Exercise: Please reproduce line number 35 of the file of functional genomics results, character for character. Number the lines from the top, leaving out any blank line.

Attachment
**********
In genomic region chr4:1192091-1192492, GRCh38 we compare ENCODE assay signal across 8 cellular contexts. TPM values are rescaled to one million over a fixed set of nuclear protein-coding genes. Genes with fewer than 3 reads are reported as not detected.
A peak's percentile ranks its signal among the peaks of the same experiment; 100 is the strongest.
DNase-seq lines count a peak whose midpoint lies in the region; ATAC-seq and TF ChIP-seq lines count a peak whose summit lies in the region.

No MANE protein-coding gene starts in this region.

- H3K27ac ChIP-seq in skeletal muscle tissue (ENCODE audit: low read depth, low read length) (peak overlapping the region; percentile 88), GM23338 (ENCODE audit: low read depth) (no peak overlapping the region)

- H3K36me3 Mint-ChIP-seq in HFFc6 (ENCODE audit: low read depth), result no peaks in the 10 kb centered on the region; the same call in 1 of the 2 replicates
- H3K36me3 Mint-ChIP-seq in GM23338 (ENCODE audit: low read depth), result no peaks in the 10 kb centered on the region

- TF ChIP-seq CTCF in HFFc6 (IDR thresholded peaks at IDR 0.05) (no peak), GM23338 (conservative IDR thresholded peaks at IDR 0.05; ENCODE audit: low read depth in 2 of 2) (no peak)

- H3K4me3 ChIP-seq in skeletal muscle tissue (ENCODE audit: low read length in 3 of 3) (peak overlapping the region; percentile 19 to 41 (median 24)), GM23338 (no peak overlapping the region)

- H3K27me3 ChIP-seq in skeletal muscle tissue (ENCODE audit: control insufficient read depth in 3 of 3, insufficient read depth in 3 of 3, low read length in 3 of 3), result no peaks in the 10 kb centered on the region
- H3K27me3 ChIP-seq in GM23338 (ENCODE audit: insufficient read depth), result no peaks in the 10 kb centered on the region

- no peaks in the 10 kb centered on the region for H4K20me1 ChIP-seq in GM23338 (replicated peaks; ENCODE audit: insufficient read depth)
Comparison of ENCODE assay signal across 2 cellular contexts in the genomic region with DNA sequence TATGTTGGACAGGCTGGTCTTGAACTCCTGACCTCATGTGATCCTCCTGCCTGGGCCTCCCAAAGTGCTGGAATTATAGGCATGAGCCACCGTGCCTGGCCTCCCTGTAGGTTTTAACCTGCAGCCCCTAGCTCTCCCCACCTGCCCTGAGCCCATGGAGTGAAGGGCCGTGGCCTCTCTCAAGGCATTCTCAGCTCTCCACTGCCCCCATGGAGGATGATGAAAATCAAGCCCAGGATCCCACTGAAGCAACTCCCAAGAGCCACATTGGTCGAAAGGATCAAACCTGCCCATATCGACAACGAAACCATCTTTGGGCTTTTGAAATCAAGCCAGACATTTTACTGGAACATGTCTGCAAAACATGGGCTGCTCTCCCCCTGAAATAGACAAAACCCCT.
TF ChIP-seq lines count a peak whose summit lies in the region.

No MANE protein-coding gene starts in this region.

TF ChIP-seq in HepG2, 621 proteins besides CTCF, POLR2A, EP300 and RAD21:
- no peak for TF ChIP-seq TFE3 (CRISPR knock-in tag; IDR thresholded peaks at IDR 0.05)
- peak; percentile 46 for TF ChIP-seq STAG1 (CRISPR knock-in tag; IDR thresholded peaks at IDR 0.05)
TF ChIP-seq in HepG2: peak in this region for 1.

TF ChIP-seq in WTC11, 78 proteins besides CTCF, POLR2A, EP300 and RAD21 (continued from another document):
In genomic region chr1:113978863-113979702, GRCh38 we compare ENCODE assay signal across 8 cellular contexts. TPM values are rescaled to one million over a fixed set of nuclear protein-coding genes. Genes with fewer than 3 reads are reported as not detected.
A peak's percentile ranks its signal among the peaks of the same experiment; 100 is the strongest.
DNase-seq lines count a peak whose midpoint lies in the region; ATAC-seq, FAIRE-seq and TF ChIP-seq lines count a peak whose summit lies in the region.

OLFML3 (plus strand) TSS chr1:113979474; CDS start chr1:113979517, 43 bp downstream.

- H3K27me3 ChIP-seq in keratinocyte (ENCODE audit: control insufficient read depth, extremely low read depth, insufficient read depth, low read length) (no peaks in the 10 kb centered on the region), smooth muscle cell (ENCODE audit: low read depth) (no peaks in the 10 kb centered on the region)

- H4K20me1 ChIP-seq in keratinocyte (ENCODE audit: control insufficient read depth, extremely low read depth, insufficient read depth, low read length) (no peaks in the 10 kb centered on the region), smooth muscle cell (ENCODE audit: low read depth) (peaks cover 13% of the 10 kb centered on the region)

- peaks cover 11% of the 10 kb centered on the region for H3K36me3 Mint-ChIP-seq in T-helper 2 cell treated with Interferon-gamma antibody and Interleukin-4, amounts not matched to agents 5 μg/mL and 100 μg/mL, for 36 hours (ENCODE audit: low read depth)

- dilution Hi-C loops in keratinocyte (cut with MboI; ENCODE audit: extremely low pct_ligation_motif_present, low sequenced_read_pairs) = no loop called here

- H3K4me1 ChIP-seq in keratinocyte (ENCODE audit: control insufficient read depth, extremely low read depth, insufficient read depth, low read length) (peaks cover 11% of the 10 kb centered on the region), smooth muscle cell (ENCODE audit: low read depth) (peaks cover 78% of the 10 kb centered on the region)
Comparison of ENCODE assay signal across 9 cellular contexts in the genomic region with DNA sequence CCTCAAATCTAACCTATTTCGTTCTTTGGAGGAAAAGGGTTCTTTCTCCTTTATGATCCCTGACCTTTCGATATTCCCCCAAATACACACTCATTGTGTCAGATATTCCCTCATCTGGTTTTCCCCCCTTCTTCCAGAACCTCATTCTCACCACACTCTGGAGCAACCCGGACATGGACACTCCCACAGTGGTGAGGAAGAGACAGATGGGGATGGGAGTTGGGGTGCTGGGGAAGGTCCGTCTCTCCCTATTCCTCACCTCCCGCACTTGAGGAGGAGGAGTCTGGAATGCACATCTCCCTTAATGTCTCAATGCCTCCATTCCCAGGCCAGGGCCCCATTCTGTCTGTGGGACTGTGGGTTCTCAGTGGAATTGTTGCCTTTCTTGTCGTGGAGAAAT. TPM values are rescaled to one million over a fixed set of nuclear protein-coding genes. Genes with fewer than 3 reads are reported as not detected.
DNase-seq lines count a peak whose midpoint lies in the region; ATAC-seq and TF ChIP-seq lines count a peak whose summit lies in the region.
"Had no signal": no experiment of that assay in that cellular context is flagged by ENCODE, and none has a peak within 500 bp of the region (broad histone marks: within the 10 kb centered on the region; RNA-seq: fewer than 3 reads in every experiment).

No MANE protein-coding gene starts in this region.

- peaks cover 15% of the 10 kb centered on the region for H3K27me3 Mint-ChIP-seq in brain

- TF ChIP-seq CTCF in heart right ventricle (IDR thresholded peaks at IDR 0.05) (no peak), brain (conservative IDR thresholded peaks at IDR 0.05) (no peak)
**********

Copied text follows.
- TF ChIP-seq CTCF in heart right ventricle (IDR thresholded peaks at IDR 0.05) (no peak), brain (conservative IDR thresholded peaks at IDR 0.05) (no peak)